Gamma Medica completed its Chapter 11 bankruptcy process in March with the separate sales of its molecular breast imaging (MBI) and preclinical imaging business segments to two buyers. The company's LumaGem MBI unit was sold to Imaging Acquisition, an entity controlled by healthcare growth equity firm Psilos Group Managers, for $3.1 million.
All in all, very little has changed as Gamma Medica's preclinical business transforms itself into Trifoil Imaging. Kevin Parnham, who headed the company's engineering department for approximately 12 years and served as general manager of the preclinical unit, is now president and CEO of Trifoil Imaging.
Trifoil's management team also remains in place, along with the rest of the company's service and applications personnel. The company has a total of 18 employees.
"This year I think we will hire five or six people more, focusing on service, application support, and rebuilding the sales force to make sure that we can serve the market and our customers," Parnham told AuntMinnie.com.
While Capital Resource Partners has yet to make any direct investments in the new entity, Parnham expects Trifoil to be "cash-flow positive this year," even allowing for the planned additions to the company's personnel.
"If you look at the finances of the preclinical imaging group, I think we were the only group in the old Gamma Medica that actually generated positive cash flow," he added. "So, we will build on that."
Trifoil also plans to advance the technology of its Triumph system, which combines PET (LabPET), SPECT (X-SPECT), and CT (X-O) into one trimodality device for small-animal imaging. Parnham estimated there are 45 to 50 Triumph systems installed worldwide.
The Triumph preclinical PET/SPECT/CT trimodality system targets the biomedical research and drug development markets. Image courtesy of Trifoil.
The company will also market eXplore CT 120, a preclinical, in vivo microCT scanner designed for a variety of applications. It is the only CT system able to provide prospective, cardiac-gated preclinical imaging on small animals such as mice, according to the company. There are approximately 10 of these systems installed at facilities in the U.S., Canada, Germany, and France, Parnham estimated.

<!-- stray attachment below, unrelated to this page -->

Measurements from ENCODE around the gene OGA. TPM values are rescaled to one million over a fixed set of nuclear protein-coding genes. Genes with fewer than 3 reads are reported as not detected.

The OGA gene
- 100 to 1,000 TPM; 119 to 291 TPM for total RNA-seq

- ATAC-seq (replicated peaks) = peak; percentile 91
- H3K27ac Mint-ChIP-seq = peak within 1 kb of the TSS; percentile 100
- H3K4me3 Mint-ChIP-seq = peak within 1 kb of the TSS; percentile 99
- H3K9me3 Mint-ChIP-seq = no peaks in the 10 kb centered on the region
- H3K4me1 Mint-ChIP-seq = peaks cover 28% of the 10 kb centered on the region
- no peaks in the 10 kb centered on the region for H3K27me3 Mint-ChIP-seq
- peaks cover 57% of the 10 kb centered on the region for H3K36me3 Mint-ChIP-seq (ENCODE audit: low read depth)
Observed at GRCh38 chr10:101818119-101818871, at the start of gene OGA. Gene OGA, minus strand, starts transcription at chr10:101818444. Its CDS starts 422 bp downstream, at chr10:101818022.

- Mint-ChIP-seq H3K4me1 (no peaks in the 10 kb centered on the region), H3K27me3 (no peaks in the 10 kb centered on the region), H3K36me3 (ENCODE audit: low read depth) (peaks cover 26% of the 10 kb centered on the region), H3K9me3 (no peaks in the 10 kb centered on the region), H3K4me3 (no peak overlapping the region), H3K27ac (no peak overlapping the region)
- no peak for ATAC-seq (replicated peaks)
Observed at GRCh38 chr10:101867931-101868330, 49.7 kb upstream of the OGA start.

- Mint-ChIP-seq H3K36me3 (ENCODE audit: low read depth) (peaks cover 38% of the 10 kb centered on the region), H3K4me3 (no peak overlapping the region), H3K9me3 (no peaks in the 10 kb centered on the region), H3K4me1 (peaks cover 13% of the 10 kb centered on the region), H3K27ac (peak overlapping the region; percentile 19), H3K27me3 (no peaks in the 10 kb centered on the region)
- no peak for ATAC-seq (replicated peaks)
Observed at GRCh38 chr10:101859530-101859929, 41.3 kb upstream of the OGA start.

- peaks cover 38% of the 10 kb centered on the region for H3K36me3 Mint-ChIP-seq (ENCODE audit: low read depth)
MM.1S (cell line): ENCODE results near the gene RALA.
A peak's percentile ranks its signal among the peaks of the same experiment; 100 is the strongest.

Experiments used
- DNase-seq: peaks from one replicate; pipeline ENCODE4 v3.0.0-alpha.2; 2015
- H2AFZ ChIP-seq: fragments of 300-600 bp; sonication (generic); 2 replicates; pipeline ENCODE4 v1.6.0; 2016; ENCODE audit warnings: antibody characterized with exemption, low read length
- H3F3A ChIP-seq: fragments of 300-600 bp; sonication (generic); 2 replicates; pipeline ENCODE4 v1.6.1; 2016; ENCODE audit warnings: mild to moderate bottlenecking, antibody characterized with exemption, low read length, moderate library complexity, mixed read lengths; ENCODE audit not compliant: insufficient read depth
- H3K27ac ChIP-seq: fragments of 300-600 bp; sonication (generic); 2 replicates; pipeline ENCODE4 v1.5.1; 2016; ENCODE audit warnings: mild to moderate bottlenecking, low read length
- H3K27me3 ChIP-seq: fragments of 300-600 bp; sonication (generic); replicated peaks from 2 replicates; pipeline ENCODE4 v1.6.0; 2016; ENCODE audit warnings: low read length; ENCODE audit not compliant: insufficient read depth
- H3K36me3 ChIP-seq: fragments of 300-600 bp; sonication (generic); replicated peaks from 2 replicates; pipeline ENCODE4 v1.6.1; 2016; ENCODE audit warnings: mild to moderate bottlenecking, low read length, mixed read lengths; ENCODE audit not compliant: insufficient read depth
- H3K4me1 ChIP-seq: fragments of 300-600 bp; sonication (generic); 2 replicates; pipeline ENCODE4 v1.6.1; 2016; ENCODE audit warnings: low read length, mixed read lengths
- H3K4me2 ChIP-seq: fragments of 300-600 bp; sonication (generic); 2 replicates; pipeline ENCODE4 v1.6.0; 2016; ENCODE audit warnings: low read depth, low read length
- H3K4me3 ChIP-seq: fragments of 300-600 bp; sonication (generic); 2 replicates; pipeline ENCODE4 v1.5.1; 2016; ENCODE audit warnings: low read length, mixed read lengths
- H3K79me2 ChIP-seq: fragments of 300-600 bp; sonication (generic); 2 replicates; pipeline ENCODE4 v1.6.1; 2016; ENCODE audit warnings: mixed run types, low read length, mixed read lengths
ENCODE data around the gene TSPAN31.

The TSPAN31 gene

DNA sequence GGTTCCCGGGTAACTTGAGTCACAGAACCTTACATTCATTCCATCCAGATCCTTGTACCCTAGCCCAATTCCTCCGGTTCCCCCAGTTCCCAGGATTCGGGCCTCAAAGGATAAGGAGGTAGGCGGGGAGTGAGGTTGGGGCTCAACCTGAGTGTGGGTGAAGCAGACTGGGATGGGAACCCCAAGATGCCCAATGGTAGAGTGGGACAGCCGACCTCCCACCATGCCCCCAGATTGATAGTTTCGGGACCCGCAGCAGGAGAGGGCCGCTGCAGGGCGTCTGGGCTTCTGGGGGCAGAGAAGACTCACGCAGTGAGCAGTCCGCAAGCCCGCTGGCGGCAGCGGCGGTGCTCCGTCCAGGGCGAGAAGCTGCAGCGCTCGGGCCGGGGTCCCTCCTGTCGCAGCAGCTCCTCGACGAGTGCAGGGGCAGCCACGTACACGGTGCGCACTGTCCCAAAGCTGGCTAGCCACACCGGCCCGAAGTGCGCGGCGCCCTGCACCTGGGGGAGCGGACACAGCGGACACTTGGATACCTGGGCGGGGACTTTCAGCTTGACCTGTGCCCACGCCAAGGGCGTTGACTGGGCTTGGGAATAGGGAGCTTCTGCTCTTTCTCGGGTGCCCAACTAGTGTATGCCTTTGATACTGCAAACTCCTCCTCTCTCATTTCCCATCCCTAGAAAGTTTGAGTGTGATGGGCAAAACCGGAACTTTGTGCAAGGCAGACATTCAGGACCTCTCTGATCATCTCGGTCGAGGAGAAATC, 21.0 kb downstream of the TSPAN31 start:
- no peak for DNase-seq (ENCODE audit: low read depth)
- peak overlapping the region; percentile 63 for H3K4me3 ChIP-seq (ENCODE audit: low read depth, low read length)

"Right now, our focus is on the LabPET side," he said. "We have an active collaboration with the University of Sherbrooke [Quebec, Canada] and are negotiating to continue as a new company. We anticipate that will lead to continued development and improvement in the PET side."
Trifoil Imaging also plans to carry on Gamma Medica's agreement to service preclinical imaging systems from GE Healthcare.
In all, Trifoil inherits approximately 300 in vivo molecular imaging systems worldwide.
The prime competitors for Trifoil in the preclinical market remain Siemens Healthcare, Mediso Medical Imaging Systems, and MILabs.
With the backing of Capital Resource Partners, Trifoil has "the opportunity now do something that, in my opinion, Gamma Medica was never able to do," Parnham said. "That is to focus tightly on the preclinical market. It allows us to spend our development dollars in a much more focused, controlled manner."
Based in Boston, Capital Resource Partners was founded in 1987 and specializes in combined debt and equity structures that provide financing alternatives for middle-market firms in various industries.
And, in case you're wondering, the name Trifoil Imaging comes from the international symbol for radiation. The trefoil (or trifoil) serves as a warning for people to be cautious in areas of radioactivity.
"I think it is a rather clever play on words," Parnham added. "We image ionizing radiation and the trifoil is the symbol."
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